Fake it ‘til you make it: faux meat and climate change

no-meat-pictureIf it tastes like a burger, and bleeds like a burger, it must be . . . plant-based protein?

At least that’s the outcome fake-meat innovators like Impossible Burger are striving for: a meatless burger that captures the textures and flavors of meat to whet the appetite of even the staunchest carnivores.

In fact, the fake meat industry’s approach might be working. Whether for health, environmental, or ethical reasons, more people are tossing veggie burgers on the grill. Food giants like Tyson are taking notice: last year, Tyson bought a 5% stake in Beyond Meat. Google’s Eric Schmidt even identified plant-based proteins as the number one “game-changing” trend of the future.

The growth of the fake meat industry is good news for climate change. After all, the world’s appetite for meat drives 14.5% of total greenhouse gas emissions. According to a U.N. report, factory-farmed animals contribute more to climate change than all the world’s cars, trucks, trains, planes, and ships combined. Having each American replace chicken with plant-based foods at just one meal per week is equivalent to taking more than half a million cars off U.S. roads.

Further, feeding huge numbers of confined animals uses more food than it produces. And while some cultures may be willing to eat insects to cut the impact of livestock on our planet, this option does not seem compatible with–or palatable to–the tastes of Western nations.

The incredible impact of factory farming adds up when you take a hard look at demand. For example, Americans eat three times the recommended level of meat. Given meat’s impact on climate, eating “like an American” is beyond sustainable. “Even in doing everything we can to reduce the emissions associated with meat production, rising demand means livestock emissions would take us beyond the global objective of 2ºC,” said Rob Bailey, a research director at the think tank Chatham House. “Therefore, dietary change is a precondition for avoiding catastrophic climate change.”

Even the UN Climate Change Conferences recognize the importance of dietary change. In addition to focusing on low-carbon and free range food, COP 23 plans to serve a higher share of vegetarian and vegan food than at past sessions.

In changing people’s diets, using “nanny statism“ to tax dairy and meat products–while theoretically effective–may rub Western nations the wrong way. Given the personal choice and cultural intricacies involved in making dinner, “it is not the place of governments or civil society to intrude into people’s lives and tell them what to eat.”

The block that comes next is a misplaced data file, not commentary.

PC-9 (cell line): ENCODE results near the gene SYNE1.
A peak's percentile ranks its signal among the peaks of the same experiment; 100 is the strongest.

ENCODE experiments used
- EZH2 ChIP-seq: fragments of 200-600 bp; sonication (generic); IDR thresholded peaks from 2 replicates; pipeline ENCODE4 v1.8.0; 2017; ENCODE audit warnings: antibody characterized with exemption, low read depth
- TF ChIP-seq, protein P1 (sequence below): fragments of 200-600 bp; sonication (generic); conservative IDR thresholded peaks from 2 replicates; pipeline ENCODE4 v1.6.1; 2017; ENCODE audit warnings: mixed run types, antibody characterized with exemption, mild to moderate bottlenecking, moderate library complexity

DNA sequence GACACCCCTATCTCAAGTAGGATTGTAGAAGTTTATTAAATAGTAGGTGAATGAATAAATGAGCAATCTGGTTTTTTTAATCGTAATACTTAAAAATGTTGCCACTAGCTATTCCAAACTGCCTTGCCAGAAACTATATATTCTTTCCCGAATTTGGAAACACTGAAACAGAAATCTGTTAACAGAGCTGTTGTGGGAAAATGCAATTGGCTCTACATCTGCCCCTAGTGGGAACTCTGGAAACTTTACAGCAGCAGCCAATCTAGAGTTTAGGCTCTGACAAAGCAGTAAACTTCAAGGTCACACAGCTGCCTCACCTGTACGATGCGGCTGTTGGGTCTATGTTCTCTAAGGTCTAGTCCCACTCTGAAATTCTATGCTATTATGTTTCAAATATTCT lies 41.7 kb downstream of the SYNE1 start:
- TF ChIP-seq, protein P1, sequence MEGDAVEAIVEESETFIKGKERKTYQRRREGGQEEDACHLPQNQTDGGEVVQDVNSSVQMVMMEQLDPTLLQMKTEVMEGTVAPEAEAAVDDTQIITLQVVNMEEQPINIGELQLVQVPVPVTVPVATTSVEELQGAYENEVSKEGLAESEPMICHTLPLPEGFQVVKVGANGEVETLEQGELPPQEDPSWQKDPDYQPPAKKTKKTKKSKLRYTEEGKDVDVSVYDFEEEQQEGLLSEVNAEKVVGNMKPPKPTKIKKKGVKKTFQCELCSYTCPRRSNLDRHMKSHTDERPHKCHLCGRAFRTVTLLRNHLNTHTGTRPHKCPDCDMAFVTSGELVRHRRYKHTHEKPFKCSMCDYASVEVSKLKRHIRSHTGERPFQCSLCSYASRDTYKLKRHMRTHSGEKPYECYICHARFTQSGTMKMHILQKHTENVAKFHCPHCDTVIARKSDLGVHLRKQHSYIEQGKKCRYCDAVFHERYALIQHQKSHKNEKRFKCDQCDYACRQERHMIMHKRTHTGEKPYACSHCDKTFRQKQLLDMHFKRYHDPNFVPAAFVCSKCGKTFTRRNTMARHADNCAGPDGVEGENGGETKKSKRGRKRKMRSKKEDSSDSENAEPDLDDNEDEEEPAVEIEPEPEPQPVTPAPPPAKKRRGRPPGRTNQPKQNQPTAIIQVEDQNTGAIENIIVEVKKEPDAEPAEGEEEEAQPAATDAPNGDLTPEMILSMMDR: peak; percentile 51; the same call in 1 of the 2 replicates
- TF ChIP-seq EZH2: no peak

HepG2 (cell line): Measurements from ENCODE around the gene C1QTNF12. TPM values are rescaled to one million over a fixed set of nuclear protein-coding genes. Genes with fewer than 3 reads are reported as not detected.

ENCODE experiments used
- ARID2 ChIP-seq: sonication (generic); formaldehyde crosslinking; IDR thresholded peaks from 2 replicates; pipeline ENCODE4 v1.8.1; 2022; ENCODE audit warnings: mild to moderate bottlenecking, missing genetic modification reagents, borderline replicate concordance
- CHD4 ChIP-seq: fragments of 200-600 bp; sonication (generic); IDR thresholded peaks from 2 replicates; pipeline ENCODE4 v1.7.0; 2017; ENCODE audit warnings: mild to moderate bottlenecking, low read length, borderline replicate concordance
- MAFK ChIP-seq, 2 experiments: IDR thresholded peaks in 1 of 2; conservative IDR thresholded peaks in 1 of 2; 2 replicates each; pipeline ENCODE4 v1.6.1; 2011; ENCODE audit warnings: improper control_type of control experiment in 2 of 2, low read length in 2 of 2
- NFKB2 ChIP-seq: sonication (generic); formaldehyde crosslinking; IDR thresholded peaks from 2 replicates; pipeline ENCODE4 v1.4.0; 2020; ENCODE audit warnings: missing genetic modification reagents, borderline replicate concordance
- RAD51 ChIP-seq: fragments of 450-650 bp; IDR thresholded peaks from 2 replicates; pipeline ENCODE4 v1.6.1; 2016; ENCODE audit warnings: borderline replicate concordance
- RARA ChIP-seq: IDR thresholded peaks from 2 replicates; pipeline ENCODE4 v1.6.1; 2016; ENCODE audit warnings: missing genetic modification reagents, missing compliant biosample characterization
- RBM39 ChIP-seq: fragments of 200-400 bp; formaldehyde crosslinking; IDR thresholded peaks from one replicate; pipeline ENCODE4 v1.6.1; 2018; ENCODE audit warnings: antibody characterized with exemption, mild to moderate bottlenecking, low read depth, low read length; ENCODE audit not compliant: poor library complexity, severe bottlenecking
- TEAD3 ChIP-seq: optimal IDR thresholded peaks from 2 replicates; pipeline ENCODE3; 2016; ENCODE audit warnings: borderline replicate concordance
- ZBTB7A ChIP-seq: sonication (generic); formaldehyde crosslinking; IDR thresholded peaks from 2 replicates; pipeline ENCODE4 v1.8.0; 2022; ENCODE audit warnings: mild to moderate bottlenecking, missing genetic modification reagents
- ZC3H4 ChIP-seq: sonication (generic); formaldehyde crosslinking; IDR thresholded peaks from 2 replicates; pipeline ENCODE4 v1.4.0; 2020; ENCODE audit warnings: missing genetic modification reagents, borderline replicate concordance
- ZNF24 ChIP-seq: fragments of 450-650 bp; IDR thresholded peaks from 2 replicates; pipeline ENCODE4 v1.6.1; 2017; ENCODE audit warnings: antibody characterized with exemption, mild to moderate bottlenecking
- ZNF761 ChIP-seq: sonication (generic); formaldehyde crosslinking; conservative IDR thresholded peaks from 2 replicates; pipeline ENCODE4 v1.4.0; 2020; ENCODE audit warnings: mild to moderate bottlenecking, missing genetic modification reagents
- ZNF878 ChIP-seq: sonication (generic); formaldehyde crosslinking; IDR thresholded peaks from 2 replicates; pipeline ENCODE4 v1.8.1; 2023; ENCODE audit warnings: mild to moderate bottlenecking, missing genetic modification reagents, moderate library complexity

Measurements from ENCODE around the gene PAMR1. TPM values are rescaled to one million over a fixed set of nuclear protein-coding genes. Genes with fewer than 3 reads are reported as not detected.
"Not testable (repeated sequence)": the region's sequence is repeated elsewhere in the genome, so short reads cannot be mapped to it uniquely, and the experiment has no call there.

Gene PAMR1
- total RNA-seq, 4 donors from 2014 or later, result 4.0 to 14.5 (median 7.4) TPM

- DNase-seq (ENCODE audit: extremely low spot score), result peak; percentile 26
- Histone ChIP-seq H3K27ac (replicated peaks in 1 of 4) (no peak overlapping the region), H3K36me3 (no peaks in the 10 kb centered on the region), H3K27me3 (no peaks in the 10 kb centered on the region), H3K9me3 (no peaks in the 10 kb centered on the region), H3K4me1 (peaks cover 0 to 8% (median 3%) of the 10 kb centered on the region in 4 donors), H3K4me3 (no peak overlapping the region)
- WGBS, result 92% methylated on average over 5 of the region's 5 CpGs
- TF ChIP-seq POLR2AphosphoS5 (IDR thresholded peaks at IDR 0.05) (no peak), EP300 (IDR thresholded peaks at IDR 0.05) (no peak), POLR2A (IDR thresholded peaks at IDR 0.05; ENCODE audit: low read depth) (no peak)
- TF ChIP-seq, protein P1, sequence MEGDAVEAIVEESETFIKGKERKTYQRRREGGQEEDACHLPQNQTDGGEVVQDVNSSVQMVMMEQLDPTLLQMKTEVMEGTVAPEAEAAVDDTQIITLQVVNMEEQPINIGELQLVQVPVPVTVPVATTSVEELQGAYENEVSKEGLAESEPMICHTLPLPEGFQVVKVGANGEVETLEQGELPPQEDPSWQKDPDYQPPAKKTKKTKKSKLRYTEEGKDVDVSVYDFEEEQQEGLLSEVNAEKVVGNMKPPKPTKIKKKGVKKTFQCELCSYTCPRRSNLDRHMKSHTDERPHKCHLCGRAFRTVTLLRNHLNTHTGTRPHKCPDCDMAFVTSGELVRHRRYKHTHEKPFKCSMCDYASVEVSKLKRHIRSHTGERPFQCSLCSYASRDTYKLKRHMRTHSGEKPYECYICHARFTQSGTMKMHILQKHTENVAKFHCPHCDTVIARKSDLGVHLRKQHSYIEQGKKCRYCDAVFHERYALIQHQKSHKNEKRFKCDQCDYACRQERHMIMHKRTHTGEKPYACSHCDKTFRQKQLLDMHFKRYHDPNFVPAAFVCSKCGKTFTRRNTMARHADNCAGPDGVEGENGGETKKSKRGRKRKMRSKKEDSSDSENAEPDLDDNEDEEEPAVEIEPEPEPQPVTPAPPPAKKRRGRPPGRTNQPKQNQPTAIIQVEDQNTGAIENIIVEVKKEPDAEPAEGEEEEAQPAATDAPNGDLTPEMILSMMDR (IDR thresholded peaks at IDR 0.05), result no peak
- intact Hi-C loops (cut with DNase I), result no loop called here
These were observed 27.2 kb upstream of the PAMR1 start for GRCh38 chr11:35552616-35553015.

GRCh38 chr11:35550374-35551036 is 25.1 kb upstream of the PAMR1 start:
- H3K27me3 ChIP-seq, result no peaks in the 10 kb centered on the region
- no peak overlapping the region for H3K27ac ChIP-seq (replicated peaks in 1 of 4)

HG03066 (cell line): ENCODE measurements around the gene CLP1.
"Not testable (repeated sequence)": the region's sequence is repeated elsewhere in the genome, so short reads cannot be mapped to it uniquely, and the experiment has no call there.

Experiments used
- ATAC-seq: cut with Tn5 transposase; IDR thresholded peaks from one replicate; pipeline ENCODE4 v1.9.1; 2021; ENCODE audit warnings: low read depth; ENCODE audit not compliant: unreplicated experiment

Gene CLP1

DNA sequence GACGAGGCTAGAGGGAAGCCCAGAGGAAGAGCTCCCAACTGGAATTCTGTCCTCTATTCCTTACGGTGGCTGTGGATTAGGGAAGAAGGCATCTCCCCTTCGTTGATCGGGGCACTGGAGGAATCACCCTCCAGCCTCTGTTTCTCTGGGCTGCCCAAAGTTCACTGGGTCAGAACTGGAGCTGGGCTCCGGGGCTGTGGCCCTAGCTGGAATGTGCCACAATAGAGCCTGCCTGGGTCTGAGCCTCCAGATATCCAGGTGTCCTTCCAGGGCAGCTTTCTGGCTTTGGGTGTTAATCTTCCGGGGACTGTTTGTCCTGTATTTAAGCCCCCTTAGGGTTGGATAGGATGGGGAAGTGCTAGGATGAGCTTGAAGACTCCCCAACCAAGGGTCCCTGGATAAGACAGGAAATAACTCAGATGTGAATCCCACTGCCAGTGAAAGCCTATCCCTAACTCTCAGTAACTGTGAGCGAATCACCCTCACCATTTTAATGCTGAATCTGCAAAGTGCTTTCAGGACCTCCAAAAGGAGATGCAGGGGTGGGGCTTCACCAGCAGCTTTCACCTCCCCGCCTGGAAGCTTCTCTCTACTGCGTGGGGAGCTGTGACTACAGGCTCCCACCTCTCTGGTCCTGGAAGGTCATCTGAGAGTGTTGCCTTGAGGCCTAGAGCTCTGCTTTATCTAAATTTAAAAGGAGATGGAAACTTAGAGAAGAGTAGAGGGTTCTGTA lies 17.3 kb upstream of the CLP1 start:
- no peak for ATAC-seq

But the fake meat industry might just bring home the bacon. With more and more palatable options, and the withering taboo of veggie burgers for “radical vegetarians,” free market innovation is helping carnivore nations put more plant-based foods on the table. If the fake meat industry puts out a good spread, it could spark a marked drop in greenhouse gas emissions and help feed the world along the way.


Eating for personal and planetary health

A study just published in the Proceedings of the National Academy of Sciences (PNAS) reaffirms that reducing meat consumption can improve your health and lower your carbon footprint. It starts with the premise that the food system accounts for more than 25% of GHG emissions (80% associated with livestock production) and that poor eating habits contribute to more than a billion people worldwide whose obesity put them at risk of premature death.  Hypothesizing that “simply” changing diets might have more impact than other mitigation options, the study looked at four ways of eating (from status quo to vegan), and assessed the impacts of implementing them regionally, in terms of GHG emissions, health effects, and costs.

The results:

  • On health:  Compared with the reference scenario, following global dietary guidelines (HGD) would result in 5.1 million avoided deaths per year and 79 million years of life saved. For the vegetarian diet, 7.3 million avoided deaths and 114 million life years saved, and for the vegan diet, 8.1 million avoided deaths and 129 million life years saved.

CC diet PNAS

  • On GHG emissions:  Compared with the projected GHG emissions from food consumption in 2050 (which are expected to increase 51% over 2005/07 reference level), following HGD would result in a 29% reduction (or 7% increase from 2005/2007 reference). For the vegetarian and vegan diets, GHG emissions reductions were 63–70% below the 2050 level (45–55% lower than the 2005/2007 level).

For more on the costs savings, both in terms of health and environment, as well as more details on the methodology, read here.